According to a study published last week in the Lancet, infants who receive the recommended daily dose of vitamin D may have a lower risk of developing type 1 diabetes.
Babies who received at least 2,000 international units (IU) of vitamin D daily were nearly 80% less likely to develop type 1 diabetes over the next three decades compared with infants who had lower intakes of the vitamin.
It is not clear how vitamin D may lower the risk of type 1 diabetes, which occurs when the body's own immune system destroys the insulin-producing cells of the pancreas.
However, vitamin D has been shown to suppress certain cells of the immune system that may play a role in the development of the disorder.
The Finnish researchers think it is likely that vitamin D would be needed in enabling the optimal function of the immune system and in preventing too aggressive attacks against the body's own tissues.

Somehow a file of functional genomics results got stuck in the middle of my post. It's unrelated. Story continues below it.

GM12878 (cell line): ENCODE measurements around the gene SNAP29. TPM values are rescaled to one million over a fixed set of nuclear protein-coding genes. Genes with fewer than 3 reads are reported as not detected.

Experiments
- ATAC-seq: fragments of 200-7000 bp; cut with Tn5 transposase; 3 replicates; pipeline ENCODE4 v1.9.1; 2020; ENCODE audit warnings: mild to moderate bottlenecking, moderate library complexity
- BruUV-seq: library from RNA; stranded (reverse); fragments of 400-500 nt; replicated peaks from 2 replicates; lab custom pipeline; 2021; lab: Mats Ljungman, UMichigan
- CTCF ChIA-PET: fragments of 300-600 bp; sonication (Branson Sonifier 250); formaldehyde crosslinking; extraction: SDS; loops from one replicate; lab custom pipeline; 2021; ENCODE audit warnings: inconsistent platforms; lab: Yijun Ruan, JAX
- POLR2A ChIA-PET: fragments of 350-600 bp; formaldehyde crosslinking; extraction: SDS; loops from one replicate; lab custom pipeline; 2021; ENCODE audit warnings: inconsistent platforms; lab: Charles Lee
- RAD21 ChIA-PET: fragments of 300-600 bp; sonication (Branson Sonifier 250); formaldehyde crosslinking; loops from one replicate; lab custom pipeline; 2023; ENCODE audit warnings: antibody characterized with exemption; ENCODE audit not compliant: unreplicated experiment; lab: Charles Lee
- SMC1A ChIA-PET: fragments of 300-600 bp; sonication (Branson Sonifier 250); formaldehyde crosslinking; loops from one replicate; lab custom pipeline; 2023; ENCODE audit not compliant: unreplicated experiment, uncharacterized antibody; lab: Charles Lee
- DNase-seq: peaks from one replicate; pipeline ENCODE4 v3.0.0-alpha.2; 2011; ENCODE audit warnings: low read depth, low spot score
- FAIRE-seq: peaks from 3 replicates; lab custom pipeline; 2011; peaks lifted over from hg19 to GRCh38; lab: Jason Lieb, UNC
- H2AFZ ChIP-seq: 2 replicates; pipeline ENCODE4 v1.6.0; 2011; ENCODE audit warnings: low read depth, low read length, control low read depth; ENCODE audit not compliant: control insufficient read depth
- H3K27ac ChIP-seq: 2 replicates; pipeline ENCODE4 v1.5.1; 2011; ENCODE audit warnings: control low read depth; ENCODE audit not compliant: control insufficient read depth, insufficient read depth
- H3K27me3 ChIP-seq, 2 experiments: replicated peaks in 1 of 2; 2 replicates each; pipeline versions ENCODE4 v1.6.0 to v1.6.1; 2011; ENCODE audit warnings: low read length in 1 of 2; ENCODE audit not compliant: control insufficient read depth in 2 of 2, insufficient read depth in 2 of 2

Current guidelines recommend that infants receive 7.5 to 10 micrograms (mcg), or about 400 international units (IU) of vitamin D daily. Sources of vitamin D include fatty salt-water fish, fortified cows' milk, eggs and infant formulas.
These study findings results may not apply to children in countries that receive plenty of natural sunlight. Ultraviolet light triggers a reaction in the skin that helps the body synthesize its own vitamin D.
Children who receive infant formula instead of breast milk may also be less likely suffer from a deficiency of vitamin D.
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